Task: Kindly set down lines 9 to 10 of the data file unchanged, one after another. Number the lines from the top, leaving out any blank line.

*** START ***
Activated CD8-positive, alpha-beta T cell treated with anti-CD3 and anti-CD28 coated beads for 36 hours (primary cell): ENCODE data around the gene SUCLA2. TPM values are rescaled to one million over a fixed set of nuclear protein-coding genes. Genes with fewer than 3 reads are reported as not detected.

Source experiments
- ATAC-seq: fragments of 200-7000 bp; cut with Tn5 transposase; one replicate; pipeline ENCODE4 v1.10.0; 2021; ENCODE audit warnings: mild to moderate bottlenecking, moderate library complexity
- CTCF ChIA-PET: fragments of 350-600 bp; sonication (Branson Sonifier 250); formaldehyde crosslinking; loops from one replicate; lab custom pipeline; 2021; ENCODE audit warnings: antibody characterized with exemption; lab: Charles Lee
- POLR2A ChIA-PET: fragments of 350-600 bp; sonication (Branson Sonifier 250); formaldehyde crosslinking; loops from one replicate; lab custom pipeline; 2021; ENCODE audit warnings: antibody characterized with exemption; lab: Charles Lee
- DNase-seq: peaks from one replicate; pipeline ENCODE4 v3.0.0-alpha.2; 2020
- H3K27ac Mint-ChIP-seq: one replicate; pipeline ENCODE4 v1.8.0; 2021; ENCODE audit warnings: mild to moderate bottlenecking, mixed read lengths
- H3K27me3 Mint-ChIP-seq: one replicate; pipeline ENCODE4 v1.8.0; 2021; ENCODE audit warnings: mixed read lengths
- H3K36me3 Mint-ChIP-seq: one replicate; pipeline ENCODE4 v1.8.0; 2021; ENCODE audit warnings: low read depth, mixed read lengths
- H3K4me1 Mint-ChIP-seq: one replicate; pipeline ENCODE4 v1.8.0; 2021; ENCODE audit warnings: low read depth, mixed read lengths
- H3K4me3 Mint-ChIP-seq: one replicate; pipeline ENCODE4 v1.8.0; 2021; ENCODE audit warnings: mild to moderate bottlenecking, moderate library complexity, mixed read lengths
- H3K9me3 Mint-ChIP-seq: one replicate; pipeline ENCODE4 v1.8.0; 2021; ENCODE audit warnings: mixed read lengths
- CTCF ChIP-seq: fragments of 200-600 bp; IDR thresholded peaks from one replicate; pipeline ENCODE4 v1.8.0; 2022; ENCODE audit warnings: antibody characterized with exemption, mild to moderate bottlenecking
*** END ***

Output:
- H3K36me3 Mint-ChIP-seq: one replicate; pipeline ENCODE4 v1.8.0; 2021; ENCODE audit warnings: low read depth, mixed read lengths
- H3K4me1 Mint-ChIP-seq: one replicate; pipeline ENCODE4 v1.8.0; 2021; ENCODE audit warnings: low read depth, mixed read lengths